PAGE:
Dr Anastacia Tomson
Dr Anastacia Tomson is a doctor, author and activist raising awareness of transgender issues. Having qualified as a medical doctor at the University of Pretoria, Tomson was awarded the Mandela- Washington Fellowship in 2016 and is currently a registrar with the National Health Laboratory Services in Johannesburg.
As a transgender woman, Tomson has identified gaps in the understanding of transgender and LGBTI needs on the part of service providers and policy makers, and now works to bridge the gaps between constituents and policy makers through her writing and guest appearances on radio and TV. Her book Always Anastacia shed light on her own journey, and has been celebrated at three literary festivals in the past few months, including the Woordfees Book Festival in Stellenbosch and the Knysna Literary Festival.
She was also instrumental in the formation of the Professional Alliance Combating Transphobia (PACT) and regularly speaks at schools, conferences and university courses. Tomson believes that one of the biggest challenges facing transgender South Africans is a lack of understanding and compassion, which can lead to their dehumanisation and marginalisation. “There is huge public ignorance around diversity of identities,” she says. While statistics for South Africa are not readily available, she notes that internationally, up to one in 10 people will identify as LGBT in some way, up to one in 100 could identify as transgender, and the number of people with some intersex condition could amount to around one in 50.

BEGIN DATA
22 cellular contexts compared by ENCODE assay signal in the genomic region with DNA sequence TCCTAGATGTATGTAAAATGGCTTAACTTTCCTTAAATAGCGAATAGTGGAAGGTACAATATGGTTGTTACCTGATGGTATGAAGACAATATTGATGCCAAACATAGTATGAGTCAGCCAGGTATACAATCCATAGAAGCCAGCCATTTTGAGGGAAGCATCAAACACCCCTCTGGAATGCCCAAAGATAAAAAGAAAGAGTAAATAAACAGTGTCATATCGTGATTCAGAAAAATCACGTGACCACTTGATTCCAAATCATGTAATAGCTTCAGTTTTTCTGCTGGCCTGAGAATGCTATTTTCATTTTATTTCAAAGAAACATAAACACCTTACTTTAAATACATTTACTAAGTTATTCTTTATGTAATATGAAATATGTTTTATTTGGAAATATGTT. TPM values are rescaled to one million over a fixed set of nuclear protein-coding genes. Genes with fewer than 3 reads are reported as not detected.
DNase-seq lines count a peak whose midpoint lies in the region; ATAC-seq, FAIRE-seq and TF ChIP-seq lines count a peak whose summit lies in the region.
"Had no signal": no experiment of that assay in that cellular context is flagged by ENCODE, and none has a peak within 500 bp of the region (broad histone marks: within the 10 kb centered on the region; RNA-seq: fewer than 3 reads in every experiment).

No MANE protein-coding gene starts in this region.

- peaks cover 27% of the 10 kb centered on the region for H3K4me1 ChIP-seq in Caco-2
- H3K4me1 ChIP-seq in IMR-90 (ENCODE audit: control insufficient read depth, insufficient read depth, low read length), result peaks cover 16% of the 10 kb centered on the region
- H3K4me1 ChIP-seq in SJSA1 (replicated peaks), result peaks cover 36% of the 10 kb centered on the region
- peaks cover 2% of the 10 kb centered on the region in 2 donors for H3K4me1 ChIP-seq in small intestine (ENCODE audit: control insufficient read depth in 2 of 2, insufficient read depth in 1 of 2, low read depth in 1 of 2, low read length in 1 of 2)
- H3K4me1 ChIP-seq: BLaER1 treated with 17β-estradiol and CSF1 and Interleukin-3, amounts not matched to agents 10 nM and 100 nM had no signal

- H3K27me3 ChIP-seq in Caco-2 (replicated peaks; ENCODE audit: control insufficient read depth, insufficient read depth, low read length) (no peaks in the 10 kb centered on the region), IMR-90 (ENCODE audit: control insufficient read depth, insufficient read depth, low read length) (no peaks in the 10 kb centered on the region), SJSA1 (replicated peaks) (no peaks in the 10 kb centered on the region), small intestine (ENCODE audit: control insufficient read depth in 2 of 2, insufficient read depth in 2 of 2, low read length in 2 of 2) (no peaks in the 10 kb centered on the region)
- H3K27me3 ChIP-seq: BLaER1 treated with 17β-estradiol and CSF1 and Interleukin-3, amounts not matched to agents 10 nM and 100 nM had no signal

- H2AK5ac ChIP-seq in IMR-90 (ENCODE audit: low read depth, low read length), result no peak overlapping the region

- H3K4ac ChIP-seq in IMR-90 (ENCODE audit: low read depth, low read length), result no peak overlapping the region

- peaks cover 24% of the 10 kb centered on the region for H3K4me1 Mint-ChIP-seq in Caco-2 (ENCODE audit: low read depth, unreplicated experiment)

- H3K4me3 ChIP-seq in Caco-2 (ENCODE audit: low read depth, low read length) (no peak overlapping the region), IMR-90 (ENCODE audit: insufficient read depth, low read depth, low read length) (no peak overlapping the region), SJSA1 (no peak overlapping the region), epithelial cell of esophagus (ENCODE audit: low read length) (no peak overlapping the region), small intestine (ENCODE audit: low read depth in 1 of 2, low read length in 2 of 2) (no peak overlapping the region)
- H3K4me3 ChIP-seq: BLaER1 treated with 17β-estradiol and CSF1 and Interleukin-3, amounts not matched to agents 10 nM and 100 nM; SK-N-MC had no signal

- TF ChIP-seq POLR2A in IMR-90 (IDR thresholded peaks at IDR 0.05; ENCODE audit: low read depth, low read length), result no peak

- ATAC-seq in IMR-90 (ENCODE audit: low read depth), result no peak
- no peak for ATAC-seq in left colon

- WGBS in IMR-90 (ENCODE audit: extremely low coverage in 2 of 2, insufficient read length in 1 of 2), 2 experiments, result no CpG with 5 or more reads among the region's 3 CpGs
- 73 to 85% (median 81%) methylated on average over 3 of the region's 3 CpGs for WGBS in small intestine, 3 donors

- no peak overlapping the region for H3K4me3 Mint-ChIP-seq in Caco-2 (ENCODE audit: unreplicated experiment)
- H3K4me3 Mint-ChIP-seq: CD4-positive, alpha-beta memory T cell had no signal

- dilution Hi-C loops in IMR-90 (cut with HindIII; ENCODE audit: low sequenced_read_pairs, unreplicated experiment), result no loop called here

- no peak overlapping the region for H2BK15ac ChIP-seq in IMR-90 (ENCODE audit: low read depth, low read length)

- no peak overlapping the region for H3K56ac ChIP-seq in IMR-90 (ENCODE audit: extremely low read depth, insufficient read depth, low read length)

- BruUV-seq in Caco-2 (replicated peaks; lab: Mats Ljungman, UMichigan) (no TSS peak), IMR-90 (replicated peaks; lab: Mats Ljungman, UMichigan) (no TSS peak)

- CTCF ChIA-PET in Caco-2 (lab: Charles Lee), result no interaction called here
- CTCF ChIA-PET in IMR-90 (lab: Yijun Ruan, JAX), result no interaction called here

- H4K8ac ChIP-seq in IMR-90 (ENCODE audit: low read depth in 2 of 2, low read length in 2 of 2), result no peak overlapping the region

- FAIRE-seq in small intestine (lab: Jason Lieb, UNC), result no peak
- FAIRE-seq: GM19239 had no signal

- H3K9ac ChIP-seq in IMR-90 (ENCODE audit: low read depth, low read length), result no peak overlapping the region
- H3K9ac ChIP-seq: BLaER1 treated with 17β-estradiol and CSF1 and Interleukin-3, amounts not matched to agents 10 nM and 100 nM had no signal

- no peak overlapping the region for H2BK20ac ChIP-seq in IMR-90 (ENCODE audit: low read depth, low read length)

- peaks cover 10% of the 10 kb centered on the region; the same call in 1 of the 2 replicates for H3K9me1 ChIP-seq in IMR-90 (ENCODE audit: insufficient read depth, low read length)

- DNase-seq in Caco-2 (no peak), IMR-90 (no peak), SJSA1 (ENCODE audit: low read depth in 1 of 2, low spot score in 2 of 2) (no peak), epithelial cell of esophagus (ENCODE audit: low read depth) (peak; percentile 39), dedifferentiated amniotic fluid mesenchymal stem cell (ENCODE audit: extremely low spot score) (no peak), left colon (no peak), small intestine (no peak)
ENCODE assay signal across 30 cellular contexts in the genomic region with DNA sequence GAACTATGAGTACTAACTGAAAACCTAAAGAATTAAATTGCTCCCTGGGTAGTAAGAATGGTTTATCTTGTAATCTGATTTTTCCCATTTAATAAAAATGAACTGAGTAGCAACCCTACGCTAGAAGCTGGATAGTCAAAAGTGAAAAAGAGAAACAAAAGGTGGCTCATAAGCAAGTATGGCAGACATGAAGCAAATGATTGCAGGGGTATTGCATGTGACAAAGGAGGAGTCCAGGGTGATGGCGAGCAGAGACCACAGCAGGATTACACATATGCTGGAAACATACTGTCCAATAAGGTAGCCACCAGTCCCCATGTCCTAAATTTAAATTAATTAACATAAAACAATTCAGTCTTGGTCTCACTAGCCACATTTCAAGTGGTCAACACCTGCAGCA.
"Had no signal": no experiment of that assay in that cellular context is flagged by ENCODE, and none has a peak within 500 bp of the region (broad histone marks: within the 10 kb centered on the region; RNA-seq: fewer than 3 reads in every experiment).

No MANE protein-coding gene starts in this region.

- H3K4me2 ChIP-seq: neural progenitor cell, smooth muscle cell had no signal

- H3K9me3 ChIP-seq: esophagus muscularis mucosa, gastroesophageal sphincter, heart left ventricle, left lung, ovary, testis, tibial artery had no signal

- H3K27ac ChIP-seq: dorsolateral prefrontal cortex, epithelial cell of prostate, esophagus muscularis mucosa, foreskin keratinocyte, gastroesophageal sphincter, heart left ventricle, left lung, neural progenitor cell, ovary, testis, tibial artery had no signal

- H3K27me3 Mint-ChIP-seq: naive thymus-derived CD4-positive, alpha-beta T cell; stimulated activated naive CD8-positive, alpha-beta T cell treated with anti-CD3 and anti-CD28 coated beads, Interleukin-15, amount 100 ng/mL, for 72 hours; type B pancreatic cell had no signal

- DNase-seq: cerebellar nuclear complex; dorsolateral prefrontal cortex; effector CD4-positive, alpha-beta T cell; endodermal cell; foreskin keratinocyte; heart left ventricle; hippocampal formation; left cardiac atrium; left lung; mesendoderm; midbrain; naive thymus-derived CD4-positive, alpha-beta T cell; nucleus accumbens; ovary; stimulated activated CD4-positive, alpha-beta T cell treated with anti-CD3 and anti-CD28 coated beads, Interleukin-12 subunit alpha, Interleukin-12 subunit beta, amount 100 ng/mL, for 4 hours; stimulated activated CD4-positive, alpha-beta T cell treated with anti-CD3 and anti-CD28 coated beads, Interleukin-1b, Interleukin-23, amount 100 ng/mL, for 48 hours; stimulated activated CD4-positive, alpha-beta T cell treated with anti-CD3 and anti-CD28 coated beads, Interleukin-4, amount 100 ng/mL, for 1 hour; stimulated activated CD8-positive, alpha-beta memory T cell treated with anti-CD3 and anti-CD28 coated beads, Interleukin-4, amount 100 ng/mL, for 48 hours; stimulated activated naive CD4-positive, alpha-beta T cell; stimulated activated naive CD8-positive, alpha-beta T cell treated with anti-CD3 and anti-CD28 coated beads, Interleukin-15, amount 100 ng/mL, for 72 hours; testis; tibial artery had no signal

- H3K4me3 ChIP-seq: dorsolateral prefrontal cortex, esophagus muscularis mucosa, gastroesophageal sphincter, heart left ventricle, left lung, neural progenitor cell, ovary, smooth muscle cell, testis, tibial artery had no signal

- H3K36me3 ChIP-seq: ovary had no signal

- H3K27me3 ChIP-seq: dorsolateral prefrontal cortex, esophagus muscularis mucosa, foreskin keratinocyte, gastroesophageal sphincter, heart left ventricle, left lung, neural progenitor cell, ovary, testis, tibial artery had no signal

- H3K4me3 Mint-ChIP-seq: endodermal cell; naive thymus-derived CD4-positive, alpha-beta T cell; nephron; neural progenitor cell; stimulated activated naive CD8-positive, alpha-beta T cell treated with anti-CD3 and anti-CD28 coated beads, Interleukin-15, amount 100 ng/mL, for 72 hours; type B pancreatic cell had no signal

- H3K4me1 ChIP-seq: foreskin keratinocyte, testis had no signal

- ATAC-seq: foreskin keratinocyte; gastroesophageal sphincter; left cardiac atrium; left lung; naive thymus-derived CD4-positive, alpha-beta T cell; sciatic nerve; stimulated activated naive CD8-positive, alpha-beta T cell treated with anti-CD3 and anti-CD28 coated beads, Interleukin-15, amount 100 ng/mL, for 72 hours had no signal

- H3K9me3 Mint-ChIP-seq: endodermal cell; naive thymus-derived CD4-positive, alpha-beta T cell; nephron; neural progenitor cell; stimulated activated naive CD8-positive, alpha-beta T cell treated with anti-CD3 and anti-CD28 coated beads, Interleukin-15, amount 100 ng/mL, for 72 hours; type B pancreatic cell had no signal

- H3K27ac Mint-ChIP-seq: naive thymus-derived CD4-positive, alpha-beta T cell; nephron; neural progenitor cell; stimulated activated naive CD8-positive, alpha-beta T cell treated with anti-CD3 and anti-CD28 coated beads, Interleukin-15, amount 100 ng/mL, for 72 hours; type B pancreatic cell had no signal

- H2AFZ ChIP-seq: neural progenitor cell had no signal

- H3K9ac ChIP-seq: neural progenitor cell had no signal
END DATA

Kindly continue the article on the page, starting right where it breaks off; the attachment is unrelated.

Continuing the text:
“In addition to their being marginalised, around 40% of trans people will attempt suicide at least once in their lives,” she says. Unfortunately, it would be challenging to carry out focused research in South Africa, she says, partly because “standing up to be counted” is a risk in itself for many people, and because funding for such research could prove difficult to secure.
However, there are clearly large numbers of transgender and LGBTI South Africans who require gender affirming services and greater public sensitivity. Currently, there are only three public sector medical facilities offering gender affirming services. Tomson hopes her work will contribute to all healthcare professionals being sensitised on best practice around diversity and inclusion. Tomson has made inroads into raising awareness through her public appearances, her book and blog, and also by producing manuals for clinical staff.
She aims to pursue writing and training health care professionals more in future. On her ultimate career goals, Tomson says: “I want to be able to say I created tangible change in the world — even if you changed only one life and made it a bit easier for someone, you’ve done enough of a service.”
— Tracy Burrows